Extreme is a measure. Is pursuit of the truth in the extreme a bad thing? Is pursuit of justice in the extreme a bad thing?

What we are witnessing is the hatred of the good for being the good.

Ø I’ve wondered if the media doesn’t want to portray you as some sort of wickedly racist witch, doesn’t want to see you be as bombastic as possible. Is it likely that there are some sexist aspects of the way the media treats you, perhaps akin to the treatment of someone like Sarah Palin?

Geller: Certainly there are. Yet it must be said that they are little better with my male colleagues who share my views.

Islam is not a race.

Ø How do you manage to stay so level-headed in these exchanges? Is it, ultimately, from a core belief in your convictions?

Geller: Yes. It is easy to stay level-headed when I know I speak the truth and stand for the truth.

6) Not that you should even need to, in an ideal world, but what are some of the things that people would be surprised to hear about Pam[ela] Geller? That (devil’s advocate alert) crazy right-wing lady who, instead of hoarding cats, taunts Muslims with her cartoons and billboards. It’s unfortunate you even need to play this ‘how often do you beat your wife’ game, disproving something that it’s ridiculous you’re accused of to begin with, but here we are.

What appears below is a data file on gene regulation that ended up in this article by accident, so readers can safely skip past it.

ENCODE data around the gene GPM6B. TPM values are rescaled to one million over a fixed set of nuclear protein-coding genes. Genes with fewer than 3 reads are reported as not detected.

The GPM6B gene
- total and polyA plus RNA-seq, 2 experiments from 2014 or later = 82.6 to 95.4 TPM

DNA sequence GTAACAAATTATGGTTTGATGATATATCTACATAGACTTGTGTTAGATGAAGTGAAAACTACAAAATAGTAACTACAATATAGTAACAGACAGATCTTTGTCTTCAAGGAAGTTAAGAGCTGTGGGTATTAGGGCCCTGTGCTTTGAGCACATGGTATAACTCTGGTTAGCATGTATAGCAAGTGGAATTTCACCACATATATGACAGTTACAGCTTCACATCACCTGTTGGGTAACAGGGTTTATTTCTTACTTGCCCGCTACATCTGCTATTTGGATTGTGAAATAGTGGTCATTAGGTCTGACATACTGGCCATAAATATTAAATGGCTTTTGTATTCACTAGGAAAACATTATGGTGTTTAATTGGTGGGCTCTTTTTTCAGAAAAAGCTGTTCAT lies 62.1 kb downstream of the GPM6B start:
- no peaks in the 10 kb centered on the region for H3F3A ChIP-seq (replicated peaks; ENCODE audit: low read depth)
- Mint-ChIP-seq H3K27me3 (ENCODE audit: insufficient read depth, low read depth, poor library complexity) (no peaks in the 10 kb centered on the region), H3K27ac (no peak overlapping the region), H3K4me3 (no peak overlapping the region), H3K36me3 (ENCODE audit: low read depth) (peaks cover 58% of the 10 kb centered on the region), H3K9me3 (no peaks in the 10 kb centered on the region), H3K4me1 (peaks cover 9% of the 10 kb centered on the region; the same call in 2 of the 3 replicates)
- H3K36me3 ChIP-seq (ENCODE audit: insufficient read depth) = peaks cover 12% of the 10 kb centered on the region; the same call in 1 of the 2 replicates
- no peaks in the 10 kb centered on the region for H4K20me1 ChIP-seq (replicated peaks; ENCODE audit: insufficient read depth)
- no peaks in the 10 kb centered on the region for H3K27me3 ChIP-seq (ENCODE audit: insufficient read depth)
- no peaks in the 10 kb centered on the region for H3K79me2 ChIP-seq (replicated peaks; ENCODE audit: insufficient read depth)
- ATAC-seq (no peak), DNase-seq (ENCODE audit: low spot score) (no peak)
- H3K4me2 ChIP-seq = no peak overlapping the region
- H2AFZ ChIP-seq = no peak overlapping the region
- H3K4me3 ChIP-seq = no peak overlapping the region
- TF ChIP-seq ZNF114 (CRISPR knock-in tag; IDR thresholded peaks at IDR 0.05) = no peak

Ø What are some things that media executives and their spouses would be shocked to hear someone point out about Pam Geller when your name is brought up at a cocktail party in Georgetown or on the UES?

Geller: That I help Muslim girls get to safe-houses because they wish to lead free lives or that my first activist initiative was raising funds for a headstone for a Aqsa Parvez, a Canadian Muslima teen who was honor killed by her family.

Ø Things that blatantly disprove their adulterated narrative about you? Your position on a certain hot-button issue, organizations you’ve worked with, friends or confidantes you have, that would confound the cable news anchor seeking to spin you as an extremist?

Geller: I am liberal on social issues.

7) Just yesterday, we saw the Supreme Court rule on the issue of a law congress passed allowing those born in Jerusalem, Israel to have it printed on their passports that they were born in Jerusalem, well, Israel. All the legal reasoning aside, the Justices are smart people, and they knew what they were ruling on. Three of the six majority Justices who denied Israelis their right to have that fact reflected on their U.S. passport (so, a full half of those so voting) are Jews. So, too, are many of the harshest media critics of Israel. As someone who has done work with Jewish organizations in the past [I was glad to see that ADL expressed disappointment with yesterday’s decision], it seems as good a time as ever to ask you: